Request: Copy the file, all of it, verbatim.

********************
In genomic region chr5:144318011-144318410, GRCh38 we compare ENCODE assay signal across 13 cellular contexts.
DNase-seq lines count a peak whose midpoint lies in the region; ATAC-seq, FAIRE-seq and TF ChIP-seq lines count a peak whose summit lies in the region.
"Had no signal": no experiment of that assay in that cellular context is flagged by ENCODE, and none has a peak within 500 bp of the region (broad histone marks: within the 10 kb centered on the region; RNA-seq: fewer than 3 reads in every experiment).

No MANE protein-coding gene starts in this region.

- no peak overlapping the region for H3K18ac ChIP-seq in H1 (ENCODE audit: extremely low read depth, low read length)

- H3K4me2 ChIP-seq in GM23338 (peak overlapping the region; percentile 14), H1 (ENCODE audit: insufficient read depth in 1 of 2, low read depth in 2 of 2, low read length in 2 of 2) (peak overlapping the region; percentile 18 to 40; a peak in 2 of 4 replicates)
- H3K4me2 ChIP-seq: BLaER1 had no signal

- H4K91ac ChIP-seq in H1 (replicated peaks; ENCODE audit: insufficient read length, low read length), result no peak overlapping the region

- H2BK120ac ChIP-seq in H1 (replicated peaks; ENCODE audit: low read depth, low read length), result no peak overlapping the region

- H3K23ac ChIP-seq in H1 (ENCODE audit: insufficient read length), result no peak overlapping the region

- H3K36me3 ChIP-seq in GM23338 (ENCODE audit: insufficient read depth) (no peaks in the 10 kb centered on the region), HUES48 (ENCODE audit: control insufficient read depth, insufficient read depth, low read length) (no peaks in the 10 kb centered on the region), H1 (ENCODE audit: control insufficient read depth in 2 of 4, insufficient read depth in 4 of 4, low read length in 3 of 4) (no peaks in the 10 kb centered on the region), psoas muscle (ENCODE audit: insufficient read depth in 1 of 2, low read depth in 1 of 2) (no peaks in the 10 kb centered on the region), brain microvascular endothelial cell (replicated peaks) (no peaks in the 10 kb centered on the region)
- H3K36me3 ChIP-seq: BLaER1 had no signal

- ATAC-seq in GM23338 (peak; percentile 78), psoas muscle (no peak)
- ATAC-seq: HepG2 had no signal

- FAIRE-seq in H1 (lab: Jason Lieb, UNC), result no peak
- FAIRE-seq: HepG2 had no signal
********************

In genomic region chr5:144318011-144318410, GRCh38 we compare ENCODE assay signal across 13 cellular contexts.
DNase-seq lines count a peak whose midpoint lies in the region; ATAC-seq, FAIRE-seq and TF ChIP-seq lines count a peak whose summit lies in the region.
"Had no signal": no experiment of that assay in that cellular context is flagged by ENCODE, and none has a peak within 500 bp of the region (broad histone marks: within the 10 kb centered on the region; RNA-seq: fewer than 3 reads in every experiment).

No MANE protein-coding gene starts in this region.

- no peak overlapping the region for H3K18ac ChIP-seq in H1 (ENCODE audit: extremely low read depth, low read length)

- H3K4me2 ChIP-seq in GM23338 (peak overlapping the region; percentile 14), H1 (ENCODE audit: insufficient read depth in 1 of 2, low read depth in 2 of 2, low read length in 2 of 2) (peak overlapping the region; percentile 18 to 40; a peak in 2 of 4 replicates)
- H3K4me2 ChIP-seq: BLaER1 had no signal

- H4K91ac ChIP-seq in H1 (replicated peaks; ENCODE audit: insufficient read length, low read length), result no peak overlapping the region

- H2BK120ac ChIP-seq in H1 (replicated peaks; ENCODE audit: low read depth, low read length), result no peak overlapping the region

- H3K23ac ChIP-seq in H1 (ENCODE audit: insufficient read length), result no peak overlapping the region

- H3K36me3 ChIP-seq in GM23338 (ENCODE audit: insufficient read depth) (no peaks in the 10 kb centered on the region), HUES48 (ENCODE audit: control insufficient read depth, insufficient read depth, low read length) (no peaks in the 10 kb centered on the region), H1 (ENCODE audit: control insufficient read depth in 2 of 4, insufficient read depth in 4 of 4, low read length in 3 of 4) (no peaks in the 10 kb centered on the region), psoas muscle (ENCODE audit: insufficient read depth in 1 of 2, low read depth in 1 of 2) (no peaks in the 10 kb centered on the region), brain microvascular endothelial cell (replicated peaks) (no peaks in the 10 kb centered on the region)
- H3K36me3 ChIP-seq: BLaER1 had no signal

- ATAC-seq in GM23338 (peak; percentile 78), psoas muscle (no peak)
- ATAC-seq: HepG2 had no signal

- FAIRE-seq in H1 (lab: Jason Lieb, UNC), result no peak
- FAIRE-seq: HepG2 had no signal